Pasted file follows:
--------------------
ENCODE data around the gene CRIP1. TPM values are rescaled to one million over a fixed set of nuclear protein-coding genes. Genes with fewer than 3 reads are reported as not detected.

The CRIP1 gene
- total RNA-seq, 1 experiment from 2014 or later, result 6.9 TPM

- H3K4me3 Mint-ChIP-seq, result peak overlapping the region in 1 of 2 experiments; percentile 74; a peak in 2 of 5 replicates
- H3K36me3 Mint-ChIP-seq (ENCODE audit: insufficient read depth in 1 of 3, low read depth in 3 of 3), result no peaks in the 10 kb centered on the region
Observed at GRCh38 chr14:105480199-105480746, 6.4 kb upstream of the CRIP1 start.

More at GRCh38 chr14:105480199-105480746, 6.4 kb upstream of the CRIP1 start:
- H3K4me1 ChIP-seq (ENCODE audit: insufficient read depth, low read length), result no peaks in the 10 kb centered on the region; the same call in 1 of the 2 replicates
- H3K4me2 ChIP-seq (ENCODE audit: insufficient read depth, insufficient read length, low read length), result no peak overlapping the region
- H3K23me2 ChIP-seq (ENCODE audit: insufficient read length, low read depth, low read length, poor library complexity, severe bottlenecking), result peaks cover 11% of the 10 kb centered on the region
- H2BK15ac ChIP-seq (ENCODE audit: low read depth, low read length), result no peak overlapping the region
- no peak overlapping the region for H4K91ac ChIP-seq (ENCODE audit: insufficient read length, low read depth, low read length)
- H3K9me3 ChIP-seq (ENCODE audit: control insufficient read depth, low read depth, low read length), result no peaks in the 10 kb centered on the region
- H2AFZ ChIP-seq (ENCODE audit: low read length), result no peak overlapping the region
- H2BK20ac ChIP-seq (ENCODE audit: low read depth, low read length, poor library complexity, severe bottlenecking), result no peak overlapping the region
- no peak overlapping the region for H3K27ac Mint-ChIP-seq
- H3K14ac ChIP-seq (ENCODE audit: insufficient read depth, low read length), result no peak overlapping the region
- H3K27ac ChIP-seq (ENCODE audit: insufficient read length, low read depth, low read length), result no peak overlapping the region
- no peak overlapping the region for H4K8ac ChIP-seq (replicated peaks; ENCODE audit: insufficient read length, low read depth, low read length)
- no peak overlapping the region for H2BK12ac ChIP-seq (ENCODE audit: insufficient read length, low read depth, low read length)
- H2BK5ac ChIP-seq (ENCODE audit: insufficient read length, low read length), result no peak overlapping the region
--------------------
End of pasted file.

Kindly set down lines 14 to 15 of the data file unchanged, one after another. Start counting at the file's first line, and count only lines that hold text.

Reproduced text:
- H2AFZ ChIP-seq (ENCODE audit: low read length), result no peak overlapping the region
- H2BK20ac ChIP-seq (ENCODE audit: low read depth, low read length, poor library complexity, severe bottlenecking), result no peak overlapping the region